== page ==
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From Climate Change to Public Health

CSH Dean’s Undergraduate Fellows confront today’s challenges with groundbreaking research.

​​​​​​​​​​​DePaul biology student Owen Laser has long had a passion for science. As one of the 2023 Dean's Undergraduate Fellows in the College of Science and Health, he was able to pursue this passion through an internship at Lincoln Park Zoo. 

The Dean's Undergraduate Fellowship is a competitive, 10-week paid summer research internship​​ that places students at a variety of world-class institutions in the Chicago area, from the Field Museum to Argonne National Laboratory.

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“Working at the zoo reminded me of the drive, love and passion that caused me to major in biology in the first place," Laser says.

For his project, Laser studied interactions between common milkweed and its most frequent pollinators, including honeybees, bumblebees, butterflies and moths. As a part of the endangered prairie ecosystem, common milkweed relies on these insects for fertilization, creating a powerful symbiotic relationship. 

“Because of this, I wanted to use it as a focal plant so I could see whether or not invasive European Honeybees had an effect on native species and/or on milkweed," Laser says.

Laser observed multiple patches of milkweed throughout the zoo's Nature Boardwalk to monitor and record insect behavior with the plants, finding that European Honeybees made up over 57% of insect visitors and likely extract more resources over the same time span as native species. Laser feels that the research is valuable, as insect pollination plays a pivotal role in food production and faces mounting pressure from climate change.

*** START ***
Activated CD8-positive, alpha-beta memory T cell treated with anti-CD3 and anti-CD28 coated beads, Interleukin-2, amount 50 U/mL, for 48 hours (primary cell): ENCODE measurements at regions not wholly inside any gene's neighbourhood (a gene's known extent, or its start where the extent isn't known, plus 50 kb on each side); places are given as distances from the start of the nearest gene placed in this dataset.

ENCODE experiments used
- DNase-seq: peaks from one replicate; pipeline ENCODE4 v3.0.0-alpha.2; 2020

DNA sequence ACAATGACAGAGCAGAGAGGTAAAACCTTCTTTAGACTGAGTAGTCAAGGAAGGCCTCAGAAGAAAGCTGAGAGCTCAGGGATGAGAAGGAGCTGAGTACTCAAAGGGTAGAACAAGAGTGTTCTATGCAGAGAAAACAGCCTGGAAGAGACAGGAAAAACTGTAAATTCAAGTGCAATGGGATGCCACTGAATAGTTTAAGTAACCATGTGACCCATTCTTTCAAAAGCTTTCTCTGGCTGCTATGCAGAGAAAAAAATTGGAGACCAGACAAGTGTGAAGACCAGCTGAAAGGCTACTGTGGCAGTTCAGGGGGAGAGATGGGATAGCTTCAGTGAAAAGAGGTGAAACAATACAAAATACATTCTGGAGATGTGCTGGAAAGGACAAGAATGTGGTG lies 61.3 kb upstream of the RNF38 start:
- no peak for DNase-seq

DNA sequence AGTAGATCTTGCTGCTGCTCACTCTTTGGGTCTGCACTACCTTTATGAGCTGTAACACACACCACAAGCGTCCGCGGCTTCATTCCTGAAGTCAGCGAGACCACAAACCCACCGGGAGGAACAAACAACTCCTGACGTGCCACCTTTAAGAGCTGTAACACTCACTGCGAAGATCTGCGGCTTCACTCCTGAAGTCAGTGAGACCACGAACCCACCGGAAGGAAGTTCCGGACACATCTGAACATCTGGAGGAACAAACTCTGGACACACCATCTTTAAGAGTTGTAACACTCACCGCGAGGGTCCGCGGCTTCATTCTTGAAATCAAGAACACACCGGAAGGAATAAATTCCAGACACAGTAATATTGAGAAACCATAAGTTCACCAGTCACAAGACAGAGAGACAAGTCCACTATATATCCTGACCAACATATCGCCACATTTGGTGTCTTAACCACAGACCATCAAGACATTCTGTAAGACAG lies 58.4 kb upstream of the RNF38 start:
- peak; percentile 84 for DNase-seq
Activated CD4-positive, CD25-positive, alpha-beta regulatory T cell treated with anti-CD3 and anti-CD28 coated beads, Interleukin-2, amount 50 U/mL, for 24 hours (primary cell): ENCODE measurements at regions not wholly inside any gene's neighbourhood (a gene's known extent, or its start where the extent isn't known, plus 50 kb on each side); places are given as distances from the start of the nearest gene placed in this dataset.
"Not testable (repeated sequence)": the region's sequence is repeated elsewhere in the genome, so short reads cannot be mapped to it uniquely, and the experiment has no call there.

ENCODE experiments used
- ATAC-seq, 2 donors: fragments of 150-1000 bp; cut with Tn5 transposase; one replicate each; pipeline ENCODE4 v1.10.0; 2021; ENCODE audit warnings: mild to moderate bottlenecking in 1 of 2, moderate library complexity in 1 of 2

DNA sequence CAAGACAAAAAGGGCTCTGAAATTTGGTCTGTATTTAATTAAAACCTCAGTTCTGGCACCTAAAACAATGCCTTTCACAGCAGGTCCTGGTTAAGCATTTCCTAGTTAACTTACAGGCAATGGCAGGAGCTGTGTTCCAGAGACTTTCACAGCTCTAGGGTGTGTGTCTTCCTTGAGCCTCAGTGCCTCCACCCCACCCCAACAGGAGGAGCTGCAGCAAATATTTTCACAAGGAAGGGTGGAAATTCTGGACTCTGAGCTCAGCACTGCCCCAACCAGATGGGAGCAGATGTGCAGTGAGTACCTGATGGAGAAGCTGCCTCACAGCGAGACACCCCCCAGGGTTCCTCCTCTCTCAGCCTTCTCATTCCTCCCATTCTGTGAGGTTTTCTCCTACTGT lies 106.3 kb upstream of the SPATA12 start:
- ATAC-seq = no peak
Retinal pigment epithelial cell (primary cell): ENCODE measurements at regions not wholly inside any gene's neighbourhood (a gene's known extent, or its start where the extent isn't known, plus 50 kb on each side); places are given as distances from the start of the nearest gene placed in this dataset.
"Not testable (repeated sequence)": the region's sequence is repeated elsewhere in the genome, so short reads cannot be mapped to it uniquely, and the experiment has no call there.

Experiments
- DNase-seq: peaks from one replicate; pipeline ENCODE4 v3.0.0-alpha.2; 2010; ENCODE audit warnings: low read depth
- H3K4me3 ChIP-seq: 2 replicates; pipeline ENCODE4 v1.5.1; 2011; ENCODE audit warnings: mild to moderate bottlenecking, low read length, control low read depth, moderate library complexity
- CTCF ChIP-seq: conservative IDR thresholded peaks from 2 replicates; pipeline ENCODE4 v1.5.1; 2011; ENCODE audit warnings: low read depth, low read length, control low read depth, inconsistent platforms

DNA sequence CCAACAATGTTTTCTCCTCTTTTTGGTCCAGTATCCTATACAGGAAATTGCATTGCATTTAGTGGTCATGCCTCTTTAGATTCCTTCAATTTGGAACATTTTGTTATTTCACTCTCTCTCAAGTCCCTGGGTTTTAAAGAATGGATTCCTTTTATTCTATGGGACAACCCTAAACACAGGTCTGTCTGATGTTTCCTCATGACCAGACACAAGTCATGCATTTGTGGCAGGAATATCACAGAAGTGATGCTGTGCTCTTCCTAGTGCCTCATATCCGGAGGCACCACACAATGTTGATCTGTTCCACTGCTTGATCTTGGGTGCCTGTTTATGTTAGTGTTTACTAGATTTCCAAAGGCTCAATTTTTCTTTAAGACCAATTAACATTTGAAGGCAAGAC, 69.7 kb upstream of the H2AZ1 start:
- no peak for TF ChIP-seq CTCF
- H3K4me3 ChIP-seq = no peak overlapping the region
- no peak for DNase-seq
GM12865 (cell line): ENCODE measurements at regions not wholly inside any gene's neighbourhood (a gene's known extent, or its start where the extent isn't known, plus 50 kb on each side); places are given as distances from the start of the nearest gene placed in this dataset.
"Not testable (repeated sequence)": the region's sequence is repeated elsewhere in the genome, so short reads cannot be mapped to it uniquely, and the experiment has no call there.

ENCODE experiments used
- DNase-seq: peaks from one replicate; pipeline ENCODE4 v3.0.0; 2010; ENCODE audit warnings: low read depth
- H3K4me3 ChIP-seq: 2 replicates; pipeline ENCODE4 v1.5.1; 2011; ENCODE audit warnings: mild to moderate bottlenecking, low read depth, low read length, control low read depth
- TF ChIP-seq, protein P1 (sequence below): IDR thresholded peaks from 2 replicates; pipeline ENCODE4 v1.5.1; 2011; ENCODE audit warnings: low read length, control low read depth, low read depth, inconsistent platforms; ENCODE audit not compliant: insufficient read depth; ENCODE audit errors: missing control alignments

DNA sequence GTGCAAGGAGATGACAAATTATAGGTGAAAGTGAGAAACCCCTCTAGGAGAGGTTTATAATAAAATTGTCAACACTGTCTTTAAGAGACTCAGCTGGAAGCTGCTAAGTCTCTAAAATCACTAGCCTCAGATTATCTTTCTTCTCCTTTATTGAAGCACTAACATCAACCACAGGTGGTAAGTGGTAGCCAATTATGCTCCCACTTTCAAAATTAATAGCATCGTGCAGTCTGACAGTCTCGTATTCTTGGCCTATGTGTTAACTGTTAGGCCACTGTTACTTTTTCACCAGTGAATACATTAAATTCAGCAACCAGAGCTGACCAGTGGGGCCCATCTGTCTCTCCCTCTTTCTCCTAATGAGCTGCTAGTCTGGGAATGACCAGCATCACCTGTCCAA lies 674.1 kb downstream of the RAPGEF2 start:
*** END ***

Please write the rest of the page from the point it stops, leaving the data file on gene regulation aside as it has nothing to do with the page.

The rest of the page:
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Nena Trifunovic, a health sciences student, had a similarly transformative experience through the fellowship. Trifunovic worked as an epidemiology intern this past summer with the Chicago Public Health Department, using data from the Healthy Chicago Survey to study associations between neighborhood environments and loneliness - a growing public health concern. Trifunovic analyzed various factors, including neighborhood safety, violence, park use, and access to public transportation. Her statistical analyses are being used to inform a brief that will be published by the city.

Trifunovic looks forward to continuing her research in the future.

“This summer's internship helped me decide whether or not I wanted to pursue epidemiology and public health in general after my time at DePaul," she says. "Currently, the plan is to get my master's in public health in epidemiology and work in the public health field as a social epidemiologist, policy analyst or in another capacity."​

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DePaul psychology student Andres Guillu was awed the day he shadowed a psychiatrist during a medical evaluation as part of his internship with Rush University Hospital. 

“The experience was truly inspiring and eye opening," Guillu says.

Guillu worked as an intern with the Autism, Assessment, Research, Treatment and Services Center, assisting with a study that aims to improve outcomes for children with autism spectrum disorder, known as ASD, through an early intervention technique called reciprocal imitation training. This method teaches object and gesture imitation to better enhance developmental outcomes in toddlers with early signs of ASD. Guillu played a key role in data collection by preparing, distributing and coordinating study logistics with local participants. The study, known as RISE, administers the intervention to parent-child pairs over nine months with routine assessments to determine its effectiveness.

The internship helped focus Guillu's future career. 

“After this summer, one of my goals is to get a PsyD in clinical psychology. I aim to become a licensed psychotherapist and make a meaningful impact on the lives of individuals facing mental illness," he says.

Students interested in learning more about the Dean's Undergraduate Fellowship should contact the College of Science and Health's Office of Advising and Student Services​​.